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Resveratrol for insulin sensitivity and diabetes

Can red wine support insulin sensitivity and diabetes?

Can a compound most famously found in red wine help with Type 2 diabetes (T2D)? Sounds too good to be true, right?

Although it’s not as simple as just drinking wine it is true. Resveratrol is a polyphenol found in red wine that may be a new treatment option for those living with insulin resistance and type 2 diabetes (T2D). With the number of people affected by this condition increasing each year, it’s more important than ever to look into all possible treatment options.


Why consider resveratrol?

The surge in rates of obesity in recent years has been defined as an epidemic by many scientists. T2D is a condition commonly associated with overweight and obese individuals, which is also a significant concern. How are these two things related? Well a component underlying both obesity and T2D is insulin resistance.

Normally when we consume food, our pancreas secretes the hormone insulin to help glucose from our blood stream enter our cells for energy production. In insulin resistance, the cell is desensitized to insulin and glucose isn’t brought into the cell. Instead, it the glucose accumulates in the blood stream causing many complications affecting our eyes, kidneys, and brain. With such potentially severe consequences, it is important to address insulin resistance as best we can. This is what lead the researchers of this study to look at resveratrol, a polyphenol, and its effects on insulin resistance.


What is resveratrol?

Polyphenols are found in plants and plant-derived foods. When you think of resveratrol in particular, you think of the dark rich colour of red grapes or blueberries.

Now you may be asking how much resveratrol you need to take to see benefits. Studies have shown that at low doses resveratrol may have a positive antioxidant effect (decreasing damage to cells and lowering inflammation) and at high doses it may a damaging pro-oxidant effect.1 Studies have not been conclusive on exact dosing, so it is important to understand the dose-dependent effects of the compound.


What does it do?

Resveratrol comes with a list of health benefits: anti-diabetic, anti-cancer, heart protective, anti-obesity, anti-inflammatory, anti-tumour and antioxidant2. These effects come from resveratrols positive influence at the mitochondrial level. As a reminder, mitochondria are the powerhouse of our cells where energy is made3. In an effort to power our day-to-day our mitochondria make a lot of damaging free radicals that act like peroxide in a cut. These need to be dealt with to prevent damage and resveratrol helps to do that.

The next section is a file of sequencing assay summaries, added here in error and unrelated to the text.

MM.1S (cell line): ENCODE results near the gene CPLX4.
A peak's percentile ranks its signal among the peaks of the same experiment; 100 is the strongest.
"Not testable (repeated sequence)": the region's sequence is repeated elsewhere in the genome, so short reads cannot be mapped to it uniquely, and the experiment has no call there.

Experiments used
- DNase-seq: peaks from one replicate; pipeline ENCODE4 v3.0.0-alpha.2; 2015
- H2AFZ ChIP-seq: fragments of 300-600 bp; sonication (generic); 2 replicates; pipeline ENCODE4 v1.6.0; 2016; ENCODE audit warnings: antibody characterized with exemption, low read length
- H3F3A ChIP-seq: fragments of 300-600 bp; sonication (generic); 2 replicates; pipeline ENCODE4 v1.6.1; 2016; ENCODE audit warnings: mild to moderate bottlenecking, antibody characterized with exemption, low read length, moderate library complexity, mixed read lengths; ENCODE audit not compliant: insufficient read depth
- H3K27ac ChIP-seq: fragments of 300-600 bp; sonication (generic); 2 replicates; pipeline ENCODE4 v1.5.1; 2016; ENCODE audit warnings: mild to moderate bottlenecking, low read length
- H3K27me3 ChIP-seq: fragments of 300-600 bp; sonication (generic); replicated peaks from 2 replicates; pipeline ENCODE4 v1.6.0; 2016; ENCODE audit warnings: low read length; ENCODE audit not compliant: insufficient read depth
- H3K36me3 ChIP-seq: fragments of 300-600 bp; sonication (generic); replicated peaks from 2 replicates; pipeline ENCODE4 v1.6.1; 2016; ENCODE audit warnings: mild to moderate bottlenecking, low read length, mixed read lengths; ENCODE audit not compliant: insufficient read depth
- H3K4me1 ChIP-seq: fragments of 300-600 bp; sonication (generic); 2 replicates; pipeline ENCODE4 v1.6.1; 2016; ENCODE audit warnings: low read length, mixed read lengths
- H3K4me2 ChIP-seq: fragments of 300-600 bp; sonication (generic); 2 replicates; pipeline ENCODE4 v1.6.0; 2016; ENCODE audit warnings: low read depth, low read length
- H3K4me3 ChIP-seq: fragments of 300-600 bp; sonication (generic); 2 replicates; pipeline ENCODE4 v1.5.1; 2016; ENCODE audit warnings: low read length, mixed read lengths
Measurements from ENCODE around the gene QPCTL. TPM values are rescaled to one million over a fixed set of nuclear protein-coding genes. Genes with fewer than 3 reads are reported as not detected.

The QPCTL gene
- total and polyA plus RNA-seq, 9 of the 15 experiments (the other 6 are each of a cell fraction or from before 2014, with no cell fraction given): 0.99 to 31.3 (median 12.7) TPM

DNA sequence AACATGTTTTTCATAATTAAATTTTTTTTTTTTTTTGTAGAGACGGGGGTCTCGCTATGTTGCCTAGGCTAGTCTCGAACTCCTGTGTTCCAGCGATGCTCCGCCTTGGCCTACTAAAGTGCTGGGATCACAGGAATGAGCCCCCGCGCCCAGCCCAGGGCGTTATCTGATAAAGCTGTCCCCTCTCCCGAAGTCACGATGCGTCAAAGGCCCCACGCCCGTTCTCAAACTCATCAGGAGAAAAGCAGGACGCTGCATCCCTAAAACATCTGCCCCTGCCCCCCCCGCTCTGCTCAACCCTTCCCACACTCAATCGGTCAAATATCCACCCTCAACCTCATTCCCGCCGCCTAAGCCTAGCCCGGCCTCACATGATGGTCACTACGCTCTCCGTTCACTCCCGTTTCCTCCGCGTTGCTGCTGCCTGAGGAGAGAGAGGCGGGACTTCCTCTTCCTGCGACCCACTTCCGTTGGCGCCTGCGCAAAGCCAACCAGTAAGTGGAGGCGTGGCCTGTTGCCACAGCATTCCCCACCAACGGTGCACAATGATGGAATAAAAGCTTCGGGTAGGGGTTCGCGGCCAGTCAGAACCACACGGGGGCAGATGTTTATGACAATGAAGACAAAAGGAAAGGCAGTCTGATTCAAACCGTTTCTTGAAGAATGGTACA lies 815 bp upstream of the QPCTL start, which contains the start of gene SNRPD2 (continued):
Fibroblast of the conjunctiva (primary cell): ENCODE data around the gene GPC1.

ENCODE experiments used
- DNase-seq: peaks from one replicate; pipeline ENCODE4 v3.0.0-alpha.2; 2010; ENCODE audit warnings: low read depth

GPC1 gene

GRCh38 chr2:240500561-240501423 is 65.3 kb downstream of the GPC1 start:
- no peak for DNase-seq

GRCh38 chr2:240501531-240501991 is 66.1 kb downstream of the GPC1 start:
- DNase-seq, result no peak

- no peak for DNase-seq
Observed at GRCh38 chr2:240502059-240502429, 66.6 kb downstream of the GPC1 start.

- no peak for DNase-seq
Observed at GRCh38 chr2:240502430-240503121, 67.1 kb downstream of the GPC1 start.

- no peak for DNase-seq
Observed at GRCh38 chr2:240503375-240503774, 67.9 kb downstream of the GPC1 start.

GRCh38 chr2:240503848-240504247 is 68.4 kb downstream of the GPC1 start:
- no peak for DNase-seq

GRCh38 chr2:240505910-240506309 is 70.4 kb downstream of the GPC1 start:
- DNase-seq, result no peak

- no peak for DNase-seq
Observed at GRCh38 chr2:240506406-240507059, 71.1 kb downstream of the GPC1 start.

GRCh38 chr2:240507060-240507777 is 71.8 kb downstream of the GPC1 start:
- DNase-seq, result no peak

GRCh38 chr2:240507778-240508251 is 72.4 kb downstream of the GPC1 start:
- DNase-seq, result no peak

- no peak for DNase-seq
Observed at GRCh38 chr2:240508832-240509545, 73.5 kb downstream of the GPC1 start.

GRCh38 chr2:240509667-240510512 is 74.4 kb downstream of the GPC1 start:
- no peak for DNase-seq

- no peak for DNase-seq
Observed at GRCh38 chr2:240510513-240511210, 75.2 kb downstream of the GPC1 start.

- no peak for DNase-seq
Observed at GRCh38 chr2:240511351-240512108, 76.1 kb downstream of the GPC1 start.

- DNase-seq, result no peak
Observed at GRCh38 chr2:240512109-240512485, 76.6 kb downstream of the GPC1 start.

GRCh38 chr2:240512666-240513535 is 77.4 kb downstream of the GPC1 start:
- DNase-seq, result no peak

Resveratrol also works in a similar manner to aspirin leading to an anti-inflammatory effect4. In terms of T2D specifically, resveratrol has been shown to increase glucose uptake without insulin present, which is a very significant finding for those suffering from this condition.5

It’s easy to get caught up in the flashy titles of “anti-this” and “anti-that”. But there isn’t a magic pill for anything unfortunately. It is essential to understand that foods that contain resveratrol are one very important component of a holistic plan to preserve health and prevent disease.


What’s better: whole foods or supplementation?

Seeing as polyphenols are found in plants, it is as important as ever to ensure eating a whole foods diet based around your fruits, vegetables, and legumes.  Blueberries, blackberries and currents are three of my favorite polyphenol containing foods. (A glass of red wine doesn’t hurt once in a while either!)

Resveratrol can also be supplemented and if you choose to do this it should be the trans-resveratrol form that you are using.



  1. Mukherjee, S., Dudley, J. I., & Das, D. K. (2010). Dose-dependency of resveratrol in providing health benefits. Dose-Response : A Publication of International Hormesis Society, 8(4), 478–500.
  2. Abbasi Oshaghi, E., Goodarzi, M. T., Higgins, V., & Adeli, K. (2017). Role of resveratrol in the management of insulin resistance and related conditions: Mechanism of action. Critical Reviews in Clinical Laboratory Sciences, 54(4), 267–293.
  3. Weiskirchen, S., & Weiskirchen, R. (2016). Resveratrol: How Much Wine Do You Have to Drink to Stay Healthy? Advances in Nutrition (Bethesda, Md.), 7(4), 706–18.
  4. Smoliga, J. M., Baur, J. A., & Hausenblas, H. A. (2011). Resveratrol and health–a comprehensive review of human clinical trials. Molecular Nutrition & Food Research, 55(8), 1129–41.
  5. Szkudelski, T., & Szkudelska, K. (2011). Anti-diabetic effects of resveratrol. Annals of the New York Academy of Sciences, 1215(1), 34–39.